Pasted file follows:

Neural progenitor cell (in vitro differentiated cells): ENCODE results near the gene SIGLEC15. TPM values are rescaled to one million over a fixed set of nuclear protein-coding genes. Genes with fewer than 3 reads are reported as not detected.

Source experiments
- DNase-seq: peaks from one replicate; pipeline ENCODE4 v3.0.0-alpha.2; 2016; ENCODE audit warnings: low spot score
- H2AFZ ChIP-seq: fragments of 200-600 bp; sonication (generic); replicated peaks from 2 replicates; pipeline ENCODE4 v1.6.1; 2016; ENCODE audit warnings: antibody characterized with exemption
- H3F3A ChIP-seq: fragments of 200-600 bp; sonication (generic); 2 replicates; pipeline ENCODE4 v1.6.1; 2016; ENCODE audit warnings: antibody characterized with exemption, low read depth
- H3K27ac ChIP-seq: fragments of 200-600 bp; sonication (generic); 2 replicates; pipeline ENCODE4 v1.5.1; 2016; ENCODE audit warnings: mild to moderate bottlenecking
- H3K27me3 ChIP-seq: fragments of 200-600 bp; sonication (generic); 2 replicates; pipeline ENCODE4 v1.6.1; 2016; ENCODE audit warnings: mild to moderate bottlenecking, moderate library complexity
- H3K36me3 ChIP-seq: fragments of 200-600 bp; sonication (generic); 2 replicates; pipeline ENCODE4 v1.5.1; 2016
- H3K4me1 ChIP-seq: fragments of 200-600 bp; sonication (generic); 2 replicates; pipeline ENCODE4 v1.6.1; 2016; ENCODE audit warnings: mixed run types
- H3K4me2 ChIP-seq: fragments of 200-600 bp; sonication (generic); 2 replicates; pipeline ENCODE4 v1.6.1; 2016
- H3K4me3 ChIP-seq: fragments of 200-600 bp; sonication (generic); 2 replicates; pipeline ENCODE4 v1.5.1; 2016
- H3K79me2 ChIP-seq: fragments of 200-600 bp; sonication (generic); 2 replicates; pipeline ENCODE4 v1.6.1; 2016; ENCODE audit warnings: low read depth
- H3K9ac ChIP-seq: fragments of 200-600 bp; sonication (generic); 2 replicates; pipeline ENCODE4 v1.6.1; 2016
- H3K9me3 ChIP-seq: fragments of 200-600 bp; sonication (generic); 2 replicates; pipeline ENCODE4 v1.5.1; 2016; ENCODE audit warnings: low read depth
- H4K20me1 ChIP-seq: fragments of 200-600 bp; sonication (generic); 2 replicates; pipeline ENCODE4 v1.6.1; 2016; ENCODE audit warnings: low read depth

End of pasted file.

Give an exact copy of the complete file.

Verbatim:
Neural progenitor cell (in vitro differentiated cells): ENCODE results near the gene SIGLEC15. TPM values are rescaled to one million over a fixed set of nuclear protein-coding genes. Genes with fewer than 3 reads are reported as not detected.

Source experiments
- DNase-seq: peaks from one replicate; pipeline ENCODE4 v3.0.0-alpha.2; 2016; ENCODE audit warnings: low spot score
- H2AFZ ChIP-seq: fragments of 200-600 bp; sonication (generic); replicated peaks from 2 replicates; pipeline ENCODE4 v1.6.1; 2016; ENCODE audit warnings: antibody characterized with exemption
- H3F3A ChIP-seq: fragments of 200-600 bp; sonication (generic); 2 replicates; pipeline ENCODE4 v1.6.1; 2016; ENCODE audit warnings: antibody characterized with exemption, low read depth
- H3K27ac ChIP-seq: fragments of 200-600 bp; sonication (generic); 2 replicates; pipeline ENCODE4 v1.5.1; 2016; ENCODE audit warnings: mild to moderate bottlenecking
- H3K27me3 ChIP-seq: fragments of 200-600 bp; sonication (generic); 2 replicates; pipeline ENCODE4 v1.6.1; 2016; ENCODE audit warnings: mild to moderate bottlenecking, moderate library complexity
- H3K36me3 ChIP-seq: fragments of 200-600 bp; sonication (generic); 2 replicates; pipeline ENCODE4 v1.5.1; 2016
- H3K4me1 ChIP-seq: fragments of 200-600 bp; sonication (generic); 2 replicates; pipeline ENCODE4 v1.6.1; 2016; ENCODE audit warnings: mixed run types
- H3K4me2 ChIP-seq: fragments of 200-600 bp; sonication (generic); 2 replicates; pipeline ENCODE4 v1.6.1; 2016
- H3K4me3 ChIP-seq: fragments of 200-600 bp; sonication (generic); 2 replicates; pipeline ENCODE4 v1.5.1; 2016
- H3K79me2 ChIP-seq: fragments of 200-600 bp; sonication (generic); 2 replicates; pipeline ENCODE4 v1.6.1; 2016; ENCODE audit warnings: low read depth
- H3K9ac ChIP-seq: fragments of 200-600 bp; sonication (generic); 2 replicates; pipeline ENCODE4 v1.6.1; 2016
- H3K9me3 ChIP-seq: fragments of 200-600 bp; sonication (generic); 2 replicates; pipeline ENCODE4 v1.5.1; 2016; ENCODE audit warnings: low read depth
- H4K20me1 ChIP-seq: fragments of 200-600 bp; sonication (generic); 2 replicates; pipeline ENCODE4 v1.6.1; 2016; ENCODE audit warnings: low read depth